• Technology extends cognition and action. – McLuhan needs to be saved from his worst detractors. He was right about the importance of the medium but he was wrong about a lot else (like hot and cold media). Here is a better understanding of McLuhan “all technologies are extensions of our physical and nervous systems to increase power and speed” (Extensions of Man, p 90). Again, McLuhan has half of the story. Remember, “cognition is a highly embodied or situated activity — emphasis intentionally on all three — and suggests that thinking beings ought therefore be considered first and foremost as acting beings. "

    • Seyed Razavi: “In an example provided by Merleau-Ponty, consider a blind person using her cane to feel her way around without being consciously aware of the cane itself. As Wheeler points out, this is not just an example of transparency, although it is that as well. It is also a case of the device being used by the blind person to discover facts about the world. The cane acts like one of her other biological senses. When we see or hear without difficulty, we are not aware of our eyes or ears doing the mediating for us and likewise for the blind person and her cane. ‘Put another way, the blind person’s experiential interface is with the world beyond the cane, not with the cane itself’ (p. 3).”
    • The Majority Illusion: “In some cases, the structure of the underlying social network can dramatically skew an individual’s local observations, making a behavior appear far more common locally than it is globally. We trace the origins of this phenomenon, which we call ‘the majority illusion,’ to the friendship paradox in social networks. As a result of this paradox, a behavior that is globally rare may be systematically overrepresented in the local neighborhoods of many people, i.e., among their friends. Thus, the “majority illusion” may facilitate the spread of social contagions in networks and also explain why systematic biases in social perceptions, for example, of risky behavior, arise. Using synthetic and real-world networks, we explore how the “majority illusion” depends on network structure and develop a statistical model to calculate its magnitude in a network.” [arXiv]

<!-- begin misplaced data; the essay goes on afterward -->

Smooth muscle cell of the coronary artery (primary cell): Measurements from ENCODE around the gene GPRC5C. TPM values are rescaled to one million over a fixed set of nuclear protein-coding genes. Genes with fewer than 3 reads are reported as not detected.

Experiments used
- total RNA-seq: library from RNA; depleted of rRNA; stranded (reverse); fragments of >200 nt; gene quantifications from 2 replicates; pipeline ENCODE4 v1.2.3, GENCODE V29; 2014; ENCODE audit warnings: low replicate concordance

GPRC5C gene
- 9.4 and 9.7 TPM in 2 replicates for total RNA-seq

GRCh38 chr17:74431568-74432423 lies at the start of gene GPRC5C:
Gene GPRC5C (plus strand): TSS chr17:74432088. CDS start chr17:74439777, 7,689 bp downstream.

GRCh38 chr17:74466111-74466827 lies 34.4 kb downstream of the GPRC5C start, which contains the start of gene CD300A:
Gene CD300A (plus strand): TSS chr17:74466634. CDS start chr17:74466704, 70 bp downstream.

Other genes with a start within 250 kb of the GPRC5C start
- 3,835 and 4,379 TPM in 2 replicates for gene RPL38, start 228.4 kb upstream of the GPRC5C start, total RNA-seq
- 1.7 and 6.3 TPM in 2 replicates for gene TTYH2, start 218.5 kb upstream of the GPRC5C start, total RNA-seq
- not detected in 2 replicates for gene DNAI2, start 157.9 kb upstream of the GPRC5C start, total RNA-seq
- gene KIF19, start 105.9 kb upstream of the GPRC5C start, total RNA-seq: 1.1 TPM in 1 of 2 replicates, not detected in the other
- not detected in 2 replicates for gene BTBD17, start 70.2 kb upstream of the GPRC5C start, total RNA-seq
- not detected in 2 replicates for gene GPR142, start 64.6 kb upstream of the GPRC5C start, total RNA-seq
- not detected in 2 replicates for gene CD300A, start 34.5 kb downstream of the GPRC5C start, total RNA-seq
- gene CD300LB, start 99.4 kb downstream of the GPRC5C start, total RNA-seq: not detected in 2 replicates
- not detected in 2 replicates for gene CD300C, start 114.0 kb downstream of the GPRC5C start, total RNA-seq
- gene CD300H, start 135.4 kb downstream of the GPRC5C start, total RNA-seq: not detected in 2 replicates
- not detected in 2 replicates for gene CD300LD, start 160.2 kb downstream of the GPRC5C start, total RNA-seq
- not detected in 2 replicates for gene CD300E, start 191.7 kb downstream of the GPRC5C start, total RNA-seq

• “In both experiments, higher usage of smartphones led only to a diminished ability to interpret and analyze the deeper meaning of information. However, Study 3 showed that, after a 4‐week interval, the difference in the ability to interpret and analyze meaning between lower and higher phone usage groups was no longer evident. The findings of this study suggest that, even in the rare cases where smartphones might alter cognition, this effect is likely transitory.” (link)

McLuhan foregrounded the object where my project emphasizes the relationship between the subject and the object. Updating McLuhan for the digital age requires a revamping of his idea with a better understanding of cognition.

Here is a shot: Technologies are extensions of our embodied cognition, which occurs in particular and complex environments, is employed for very practical ends, and interacts with other agents for some outcome. Technology allows for quicker and powerful cognition/action. 

This is why I place a premium on affordances. Affordance is a term introduced by James Gibson, which references all of the possible actions that a user can undertake in relationship with an object that can affect the world. For example, a chair not only allows people a thing on which to sit, but it also affords users also stand on. Extending this fundamental argument roots our analysis.

First published May 28, 2021